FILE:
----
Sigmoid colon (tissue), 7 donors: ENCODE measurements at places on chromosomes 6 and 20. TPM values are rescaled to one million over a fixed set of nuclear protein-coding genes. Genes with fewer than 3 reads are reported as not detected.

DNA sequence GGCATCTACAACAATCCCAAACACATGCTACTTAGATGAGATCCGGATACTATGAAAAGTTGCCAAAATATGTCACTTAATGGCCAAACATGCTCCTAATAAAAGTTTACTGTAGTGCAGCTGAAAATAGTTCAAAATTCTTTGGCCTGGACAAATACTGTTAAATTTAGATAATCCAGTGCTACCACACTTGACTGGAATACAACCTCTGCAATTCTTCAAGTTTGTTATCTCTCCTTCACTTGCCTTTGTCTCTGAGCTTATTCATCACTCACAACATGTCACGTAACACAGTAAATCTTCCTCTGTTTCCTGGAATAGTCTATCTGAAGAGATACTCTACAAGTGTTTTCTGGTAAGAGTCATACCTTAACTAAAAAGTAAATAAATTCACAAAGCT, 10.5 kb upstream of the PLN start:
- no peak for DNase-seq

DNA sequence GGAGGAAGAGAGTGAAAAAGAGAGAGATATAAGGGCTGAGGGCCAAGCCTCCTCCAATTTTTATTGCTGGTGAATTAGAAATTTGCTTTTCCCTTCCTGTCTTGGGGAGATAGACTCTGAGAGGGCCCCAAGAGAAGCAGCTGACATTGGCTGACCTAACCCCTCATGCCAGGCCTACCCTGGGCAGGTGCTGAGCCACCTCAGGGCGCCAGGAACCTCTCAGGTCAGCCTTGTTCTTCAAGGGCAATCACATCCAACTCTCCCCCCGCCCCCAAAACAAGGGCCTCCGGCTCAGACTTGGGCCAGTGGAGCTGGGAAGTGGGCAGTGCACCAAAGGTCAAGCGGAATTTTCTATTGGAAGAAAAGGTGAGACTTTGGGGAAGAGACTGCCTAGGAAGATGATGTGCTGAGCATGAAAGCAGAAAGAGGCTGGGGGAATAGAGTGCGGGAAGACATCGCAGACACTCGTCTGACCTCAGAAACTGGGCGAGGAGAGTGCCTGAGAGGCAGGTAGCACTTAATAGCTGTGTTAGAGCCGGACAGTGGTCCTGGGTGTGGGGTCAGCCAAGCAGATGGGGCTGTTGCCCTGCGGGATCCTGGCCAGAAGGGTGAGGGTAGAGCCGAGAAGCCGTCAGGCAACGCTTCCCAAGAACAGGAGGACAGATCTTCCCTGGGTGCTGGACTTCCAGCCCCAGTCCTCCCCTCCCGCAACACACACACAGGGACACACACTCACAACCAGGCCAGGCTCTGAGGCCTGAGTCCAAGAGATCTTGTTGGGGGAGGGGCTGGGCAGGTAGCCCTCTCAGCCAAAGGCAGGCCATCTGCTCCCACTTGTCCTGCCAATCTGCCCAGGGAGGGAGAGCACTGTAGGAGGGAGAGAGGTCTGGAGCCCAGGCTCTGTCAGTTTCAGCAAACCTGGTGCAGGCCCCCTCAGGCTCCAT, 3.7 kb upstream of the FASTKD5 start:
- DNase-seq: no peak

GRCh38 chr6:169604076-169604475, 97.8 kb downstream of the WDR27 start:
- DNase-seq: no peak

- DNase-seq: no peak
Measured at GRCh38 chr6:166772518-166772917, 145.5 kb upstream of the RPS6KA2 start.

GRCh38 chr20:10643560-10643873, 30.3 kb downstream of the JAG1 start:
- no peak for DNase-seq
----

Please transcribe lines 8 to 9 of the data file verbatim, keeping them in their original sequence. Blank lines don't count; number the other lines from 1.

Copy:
- DNase-seq: no peak
Measured at GRCh38 chr6:166772518-166772917, 145.5 kb upstream of the RPS6KA2 start.